When I think back on that last awful month, there are three food-related things that stick out in my mind as... redeeming? Not sure of the right word, but moments of pleasure that she hadn't felt for a long time. First, since it was the holidays I made a massive basket of chocolate barks, clusters, and dipped pretzels for her to give out to the staff whom she particularly liked. She loved being in a position to share something handmade with people who showed her care and kindness, which seemed to give her a bit of joy she might not otherwise have experienced during her last Christmas and made her something of a temporary rockstar with the chocoholics on staff. Second, I made her some  specialchocolate bark with ingredients I knew she loved, in hopes it would entice her to snack and get some calories in her. It did the trick, at least temporarily - she truly enjoyed it and I was able to replenish her stash a few times before her appetite went downhill completely. Finally, on the last day in the nursing home before the final hospital stay - the last day she was reasonably coherent - I was visiting when her lunch was delivered and since she was nearly too weak to feed herself, I ended up feeding her the cream of mushroom soup on her tray. This must have been delivered to her by mistake, as miraculously it was both hot and tasty to her. She ate most of it - more than I had seen her eat in weeks - and it ended up being the last real meal she ate before she died a few days later. When I think about those final days I often think about how that simple bowl of soup might have been the last pleasure she enjoyed, and my being there to feed it to her might have helped her enjoy it without what, in her condition, would have been a profound exertion if she had had to feed it to herself.

 

Whoa. Sorry for the wall of text. Food is such powerful medicine, in all kinds of ways, isn't it?

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Patty

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I don't post much, but I frequent these forums on a daily basis.  I joined back in my mid 20's, and all the regular egulleteers are perpetually in their mid-20's in my head, even though I have aged and had to deal with similar issues with my grandparents, and now my parents generation. 

Edited by hongda
grammar (log)
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Thank you so much Anna N for bringing this thread back to life (pun intended); I had missed it when it was started. It is bittersweet to read all of your stories and you have prompted me to travel down my own food related memories based in the kitchens of my Omas and my mother. Thank goodness my parents are still with me but they are starting to have some health related close calls. Lots to think about and much to hope for as we all head towards our inevitable end of life. I read an excellent book that is somewhat relevant to this topic, "Being Mortal: Medicine and What Matters in the End" by Atul Gawande.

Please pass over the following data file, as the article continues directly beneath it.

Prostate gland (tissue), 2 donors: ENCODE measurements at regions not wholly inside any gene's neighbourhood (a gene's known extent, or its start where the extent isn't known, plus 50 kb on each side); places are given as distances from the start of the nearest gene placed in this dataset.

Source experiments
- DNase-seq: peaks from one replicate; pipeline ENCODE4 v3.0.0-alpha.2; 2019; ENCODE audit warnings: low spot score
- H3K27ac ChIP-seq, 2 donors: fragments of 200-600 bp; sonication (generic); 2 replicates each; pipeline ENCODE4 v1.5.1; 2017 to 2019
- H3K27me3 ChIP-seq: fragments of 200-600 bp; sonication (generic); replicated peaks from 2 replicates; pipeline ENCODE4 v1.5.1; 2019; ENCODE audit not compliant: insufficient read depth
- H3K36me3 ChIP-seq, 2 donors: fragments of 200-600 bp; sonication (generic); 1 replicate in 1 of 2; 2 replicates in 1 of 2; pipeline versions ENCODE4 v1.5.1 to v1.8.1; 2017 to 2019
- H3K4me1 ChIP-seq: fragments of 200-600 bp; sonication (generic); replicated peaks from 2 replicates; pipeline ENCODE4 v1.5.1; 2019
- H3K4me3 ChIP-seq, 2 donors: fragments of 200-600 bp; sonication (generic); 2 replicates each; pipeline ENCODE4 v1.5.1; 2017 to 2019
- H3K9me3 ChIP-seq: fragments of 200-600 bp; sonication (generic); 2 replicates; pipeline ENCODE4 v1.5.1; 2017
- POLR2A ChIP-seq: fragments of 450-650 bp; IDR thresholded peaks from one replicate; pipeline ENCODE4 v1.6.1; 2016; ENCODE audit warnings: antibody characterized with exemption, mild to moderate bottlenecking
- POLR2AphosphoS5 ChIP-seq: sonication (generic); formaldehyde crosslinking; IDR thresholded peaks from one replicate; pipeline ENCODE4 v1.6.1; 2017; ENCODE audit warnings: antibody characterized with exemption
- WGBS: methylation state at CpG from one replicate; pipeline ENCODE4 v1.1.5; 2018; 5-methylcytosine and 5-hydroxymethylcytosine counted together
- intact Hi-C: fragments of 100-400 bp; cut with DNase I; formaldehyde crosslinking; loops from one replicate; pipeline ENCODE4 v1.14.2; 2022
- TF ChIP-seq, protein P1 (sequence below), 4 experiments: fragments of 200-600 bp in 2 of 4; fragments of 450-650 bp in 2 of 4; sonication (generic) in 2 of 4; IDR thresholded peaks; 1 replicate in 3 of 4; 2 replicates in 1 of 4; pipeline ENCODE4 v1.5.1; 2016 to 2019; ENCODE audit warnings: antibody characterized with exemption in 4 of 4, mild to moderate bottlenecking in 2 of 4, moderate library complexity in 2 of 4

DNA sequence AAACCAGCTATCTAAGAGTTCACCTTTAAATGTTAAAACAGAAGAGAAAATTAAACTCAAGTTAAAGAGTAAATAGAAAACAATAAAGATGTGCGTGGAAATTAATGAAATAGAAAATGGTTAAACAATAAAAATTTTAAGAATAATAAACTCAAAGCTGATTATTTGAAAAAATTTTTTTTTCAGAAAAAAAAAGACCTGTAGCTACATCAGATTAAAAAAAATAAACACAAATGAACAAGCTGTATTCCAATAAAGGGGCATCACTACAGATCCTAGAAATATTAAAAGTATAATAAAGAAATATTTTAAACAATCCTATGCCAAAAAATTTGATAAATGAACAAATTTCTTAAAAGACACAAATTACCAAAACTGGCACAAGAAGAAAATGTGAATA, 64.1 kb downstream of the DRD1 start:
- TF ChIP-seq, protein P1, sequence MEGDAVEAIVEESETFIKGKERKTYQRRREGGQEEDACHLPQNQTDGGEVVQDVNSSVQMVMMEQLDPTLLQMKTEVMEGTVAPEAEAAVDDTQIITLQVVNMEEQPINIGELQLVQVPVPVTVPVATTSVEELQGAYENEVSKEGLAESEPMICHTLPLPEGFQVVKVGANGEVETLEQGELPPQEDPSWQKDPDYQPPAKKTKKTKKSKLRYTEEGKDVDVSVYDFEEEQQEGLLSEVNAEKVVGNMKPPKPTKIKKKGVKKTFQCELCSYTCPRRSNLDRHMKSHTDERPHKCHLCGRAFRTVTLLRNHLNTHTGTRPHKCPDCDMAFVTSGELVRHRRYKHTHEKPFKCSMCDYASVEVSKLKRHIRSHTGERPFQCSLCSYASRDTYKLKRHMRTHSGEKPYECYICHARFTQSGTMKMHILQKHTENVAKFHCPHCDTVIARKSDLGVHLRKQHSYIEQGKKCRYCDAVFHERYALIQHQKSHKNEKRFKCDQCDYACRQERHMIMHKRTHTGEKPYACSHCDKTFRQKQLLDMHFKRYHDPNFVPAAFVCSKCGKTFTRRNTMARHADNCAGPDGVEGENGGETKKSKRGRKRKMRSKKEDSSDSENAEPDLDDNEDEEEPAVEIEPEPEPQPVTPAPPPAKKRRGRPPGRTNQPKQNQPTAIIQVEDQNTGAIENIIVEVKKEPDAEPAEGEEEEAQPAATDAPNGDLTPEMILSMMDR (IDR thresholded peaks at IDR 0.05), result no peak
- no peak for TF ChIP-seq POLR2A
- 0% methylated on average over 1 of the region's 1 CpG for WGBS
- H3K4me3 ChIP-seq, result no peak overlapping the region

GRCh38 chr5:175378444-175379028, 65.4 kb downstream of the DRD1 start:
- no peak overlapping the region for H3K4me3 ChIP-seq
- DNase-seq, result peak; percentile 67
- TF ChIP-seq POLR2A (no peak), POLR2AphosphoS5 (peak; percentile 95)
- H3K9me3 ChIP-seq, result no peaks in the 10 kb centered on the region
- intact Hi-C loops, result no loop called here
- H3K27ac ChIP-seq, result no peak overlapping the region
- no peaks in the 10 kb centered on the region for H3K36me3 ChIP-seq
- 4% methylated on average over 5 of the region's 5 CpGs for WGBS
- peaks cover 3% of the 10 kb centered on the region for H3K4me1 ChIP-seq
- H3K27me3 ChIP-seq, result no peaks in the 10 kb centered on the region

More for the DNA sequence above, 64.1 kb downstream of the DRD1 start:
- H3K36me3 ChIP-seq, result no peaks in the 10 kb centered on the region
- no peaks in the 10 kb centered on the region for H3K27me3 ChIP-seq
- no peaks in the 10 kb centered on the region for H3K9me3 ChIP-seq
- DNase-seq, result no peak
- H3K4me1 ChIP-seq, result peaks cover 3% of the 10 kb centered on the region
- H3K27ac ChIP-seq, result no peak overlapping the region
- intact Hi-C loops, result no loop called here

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12 hours ago, Anna N said:

@ChocoMom

 

Great story and a nice homage to someone who was obviously worthy of it. I suspect  she was as buoyed up by the idea of being a rebel as she was by the taste of your cookies. As Dylan Thomas admonishes:

Do not go gentle into that good night.

Old age should burn and rave at close of day;

 

 May we all eat and drink contraband under the blankets to the very last.

 

 Thanks for sharing   

 

My all time favorite poem.  

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I literally cannot even begin to handle the negative thoughts on this thread. 

  My mom used to sing me this Beatles song which is the title of this thread when I was about 5 or 6 and she would let me put hair mousse on my face like a beard. 

  I’m now 38, my mom is 68. 

  

  I think it’s remarkable how well people are aging lately and consider it a blessing. I also agree with all of you that when it’s the end? Or close to? Give your loved ones exactly what they want. My father had a quadruple bypass at 54– it was some congenital issue (I should likely look into) and his diet was excellent. And still is— he’s allergic to all polultry and rarely eats red meat so he eats a lot of seafood. But when he wanted a scotch or a glass of wine once he was home? Damn right I gave it to him. And that was 16 years ago. 

 

  We are all aging. It’s not depressing to recognize it and talk about how each of us would like to eat. Or what we’d like to eat. I find it interesting. Getting older doesn’t mean a lack of a palate or lack of patience and eating shit food. 

 

(By negative thoughts I meant the ones that are not readily viewable). 

Edited by MetsFan5 (log)
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6 hours ago, MetsFan5 said:

I literally cannot even begin to handle the negative thoughts on this thread.